In 2003, the late New York University professor Tony Judt penned a widely read article in The New York Review of Books in which he pronounced the "depressing truth that Israel today is bad for the Jews," which holds Diaspora Jews "captive." The former teenage volunteer on a kibbutz averred that Israel is an "anachronism," for "the very idea of a 'Jewish state' in which the Jews and Jewish religion have exclusive privileges... is from another time and place." In other words, any concept of Jewish nationhood or peoplehood is antiquated.
THE SPIRIT OF TONY JUDT PERMEATES American Jewry today, particularly in the precincts of academia. Far more telling than anything Hotovely said, and something that should be of far greater concern to Israel's leaders, is the cancellation of her scheduled speech at Princeton University by the campus Hillel under pressure from belligerently anti-Israel Jewish student groups. Of course, they did not have to pressure too hard. The Hillel director, Julie Roth, and her husband have donated to the pro-BDS group T'ruah and are actively affiliated with other organizations supporting BDS.
Nor was the cancellation of Hotovely an isolated event, as Caroline Glick notes. In 2009, Roth canceled a scheduled speech by Nonie Darwish, a former Muslim who advocates for Israel. The Hillels at Columbia University and New York University refused to publicize Hotovely's campus appearances, which were sparsely attended. And recently, the Stanford Hillel canceled the appearance of Reservists on Duty, a group that features non-Jewish IDF reservists discussing their military experiences.
The capture of many campus Hillels by the left typifies other major Jewish organizations as well. Many Jewish Studies departments generously (and foolishly) funded by Jewish philanthropy are populated by BDS enthusiasts and differ little in their attitudes to Israel from the Middle East Studies departments funded by Arab oil money. Professor David Myers, whom I have twice debated in Los Angeles, and who is a member of a number of pro-BDS groups, was recently appointed director of the Center for Jewish History.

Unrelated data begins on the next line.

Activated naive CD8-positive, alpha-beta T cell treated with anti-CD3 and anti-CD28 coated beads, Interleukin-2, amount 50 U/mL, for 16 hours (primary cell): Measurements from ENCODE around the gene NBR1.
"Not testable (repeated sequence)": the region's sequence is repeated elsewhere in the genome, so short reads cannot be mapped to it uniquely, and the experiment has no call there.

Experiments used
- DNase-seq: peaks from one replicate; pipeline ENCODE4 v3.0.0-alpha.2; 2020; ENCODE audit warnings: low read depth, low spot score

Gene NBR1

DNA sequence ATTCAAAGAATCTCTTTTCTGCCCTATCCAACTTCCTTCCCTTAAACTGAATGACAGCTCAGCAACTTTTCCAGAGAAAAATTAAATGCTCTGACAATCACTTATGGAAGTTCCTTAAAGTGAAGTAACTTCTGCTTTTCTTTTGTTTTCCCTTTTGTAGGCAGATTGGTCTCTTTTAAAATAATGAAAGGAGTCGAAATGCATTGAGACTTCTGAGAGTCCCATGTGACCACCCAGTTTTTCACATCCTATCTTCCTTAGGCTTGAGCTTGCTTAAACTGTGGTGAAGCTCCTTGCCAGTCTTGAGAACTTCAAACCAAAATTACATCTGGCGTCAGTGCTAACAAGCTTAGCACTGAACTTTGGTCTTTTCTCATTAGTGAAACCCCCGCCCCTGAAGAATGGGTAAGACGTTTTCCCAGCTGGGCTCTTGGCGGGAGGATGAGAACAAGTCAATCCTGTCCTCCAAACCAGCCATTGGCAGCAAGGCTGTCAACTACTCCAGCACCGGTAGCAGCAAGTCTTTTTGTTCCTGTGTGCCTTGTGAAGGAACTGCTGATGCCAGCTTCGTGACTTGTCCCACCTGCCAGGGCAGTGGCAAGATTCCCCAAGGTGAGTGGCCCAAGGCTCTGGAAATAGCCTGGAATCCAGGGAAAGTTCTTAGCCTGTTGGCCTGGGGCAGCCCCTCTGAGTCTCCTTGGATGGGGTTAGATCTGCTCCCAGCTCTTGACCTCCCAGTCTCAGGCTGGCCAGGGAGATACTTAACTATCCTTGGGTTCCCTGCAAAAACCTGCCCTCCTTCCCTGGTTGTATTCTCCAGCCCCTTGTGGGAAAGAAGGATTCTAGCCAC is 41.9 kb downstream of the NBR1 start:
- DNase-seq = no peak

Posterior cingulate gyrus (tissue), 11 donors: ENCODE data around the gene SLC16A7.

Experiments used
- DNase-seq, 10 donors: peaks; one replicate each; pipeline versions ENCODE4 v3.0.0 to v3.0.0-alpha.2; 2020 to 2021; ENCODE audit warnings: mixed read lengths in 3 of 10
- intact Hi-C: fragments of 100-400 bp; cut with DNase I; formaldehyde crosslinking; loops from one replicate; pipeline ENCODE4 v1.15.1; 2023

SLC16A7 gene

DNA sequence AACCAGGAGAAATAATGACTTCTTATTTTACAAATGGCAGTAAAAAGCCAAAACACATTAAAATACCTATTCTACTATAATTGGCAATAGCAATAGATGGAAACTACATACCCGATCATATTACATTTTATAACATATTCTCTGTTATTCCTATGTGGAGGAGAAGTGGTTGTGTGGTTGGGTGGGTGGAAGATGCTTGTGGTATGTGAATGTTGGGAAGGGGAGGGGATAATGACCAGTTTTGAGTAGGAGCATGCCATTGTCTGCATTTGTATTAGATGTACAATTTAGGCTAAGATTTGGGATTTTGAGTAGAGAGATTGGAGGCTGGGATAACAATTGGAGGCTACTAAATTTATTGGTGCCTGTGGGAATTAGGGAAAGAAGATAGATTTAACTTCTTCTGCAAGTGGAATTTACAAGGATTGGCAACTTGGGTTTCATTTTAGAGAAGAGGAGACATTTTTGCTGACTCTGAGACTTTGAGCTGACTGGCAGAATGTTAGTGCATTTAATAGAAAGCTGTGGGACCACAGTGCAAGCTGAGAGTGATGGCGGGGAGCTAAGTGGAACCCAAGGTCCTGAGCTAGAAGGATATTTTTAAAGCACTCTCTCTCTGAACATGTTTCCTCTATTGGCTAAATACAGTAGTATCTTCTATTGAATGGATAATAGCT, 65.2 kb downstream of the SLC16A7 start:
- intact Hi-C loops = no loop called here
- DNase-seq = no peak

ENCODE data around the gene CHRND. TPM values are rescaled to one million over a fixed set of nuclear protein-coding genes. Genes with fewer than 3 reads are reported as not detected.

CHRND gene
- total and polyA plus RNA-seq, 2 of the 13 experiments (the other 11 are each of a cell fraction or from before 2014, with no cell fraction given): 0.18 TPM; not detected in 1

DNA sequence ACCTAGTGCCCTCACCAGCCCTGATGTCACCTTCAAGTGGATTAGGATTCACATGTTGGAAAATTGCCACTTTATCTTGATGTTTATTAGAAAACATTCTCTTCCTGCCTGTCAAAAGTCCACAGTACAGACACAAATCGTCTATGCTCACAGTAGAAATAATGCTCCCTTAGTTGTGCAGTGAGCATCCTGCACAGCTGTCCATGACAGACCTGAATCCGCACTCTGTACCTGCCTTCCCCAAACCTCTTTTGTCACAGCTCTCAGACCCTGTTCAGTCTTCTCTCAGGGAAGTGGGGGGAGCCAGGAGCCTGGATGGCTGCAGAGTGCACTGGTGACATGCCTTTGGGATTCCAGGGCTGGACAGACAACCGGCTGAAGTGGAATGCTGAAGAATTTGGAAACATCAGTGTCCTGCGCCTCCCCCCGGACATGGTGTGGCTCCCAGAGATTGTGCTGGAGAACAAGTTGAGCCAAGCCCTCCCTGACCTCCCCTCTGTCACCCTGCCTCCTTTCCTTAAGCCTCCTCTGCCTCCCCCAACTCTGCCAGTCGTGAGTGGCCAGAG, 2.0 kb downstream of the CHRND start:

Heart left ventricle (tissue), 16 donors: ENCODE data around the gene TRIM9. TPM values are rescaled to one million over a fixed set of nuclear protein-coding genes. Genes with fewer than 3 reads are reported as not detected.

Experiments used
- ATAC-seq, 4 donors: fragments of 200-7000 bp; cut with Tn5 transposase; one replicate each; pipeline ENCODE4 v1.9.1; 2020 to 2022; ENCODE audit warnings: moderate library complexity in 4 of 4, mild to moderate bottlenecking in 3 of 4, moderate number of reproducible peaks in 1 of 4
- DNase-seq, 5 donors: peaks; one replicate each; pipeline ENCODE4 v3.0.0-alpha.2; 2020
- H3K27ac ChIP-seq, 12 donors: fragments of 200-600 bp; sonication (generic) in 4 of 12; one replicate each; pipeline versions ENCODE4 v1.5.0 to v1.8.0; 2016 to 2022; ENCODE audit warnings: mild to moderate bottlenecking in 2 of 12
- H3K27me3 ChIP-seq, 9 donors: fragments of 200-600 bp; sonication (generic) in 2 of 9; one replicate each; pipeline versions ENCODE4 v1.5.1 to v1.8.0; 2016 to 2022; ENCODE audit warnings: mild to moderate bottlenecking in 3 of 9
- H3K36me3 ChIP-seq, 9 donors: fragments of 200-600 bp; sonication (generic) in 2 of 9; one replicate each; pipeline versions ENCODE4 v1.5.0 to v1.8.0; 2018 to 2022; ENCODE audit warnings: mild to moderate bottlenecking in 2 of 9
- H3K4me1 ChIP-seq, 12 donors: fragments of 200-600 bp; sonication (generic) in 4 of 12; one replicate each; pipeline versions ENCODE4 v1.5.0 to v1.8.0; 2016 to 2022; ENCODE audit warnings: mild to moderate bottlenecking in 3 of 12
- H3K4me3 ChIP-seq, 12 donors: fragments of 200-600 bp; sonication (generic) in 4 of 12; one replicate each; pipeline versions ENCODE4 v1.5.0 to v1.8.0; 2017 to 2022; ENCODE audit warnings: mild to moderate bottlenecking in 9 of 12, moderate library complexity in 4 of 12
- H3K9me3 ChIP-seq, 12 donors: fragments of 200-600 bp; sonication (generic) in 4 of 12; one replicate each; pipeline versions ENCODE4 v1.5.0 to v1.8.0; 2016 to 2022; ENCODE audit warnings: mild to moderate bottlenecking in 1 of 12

Just as Tony Judt suffered from too many snide remarks about Israel's genocidal policies at faculty sherry hours — which made "Israel bad for Jews" — so too are young American Jews embarrassed by an Israel that has become the bête noire of their fellow denizens of the left.
PREDICTABLY, THOSE SHRYING LOUDEST about the "coming" Israel-Diaspora rift are the heterodox movements. The threat of such a rift, which they have done so much to foster by sins of omission and commission, is their principal battering ram for the advancing of the religious pluralism agenda in Israel.
And here again, Hotovely got it exactly right: If you want to change things in Israel, come here to live and share our fate. But as of today, only .4 percent of the Israeli population identify with your movements.
She pointed out that there is presently a place for egalitarian prayer at the Western Wall that stands empty almost the entire year. The heterodox movements, she said, are using the Western Wall to gain political legitimacy, and thereby turning "a religious holy place into something for political dispute."
She is right. And that is why her fight is ours as well.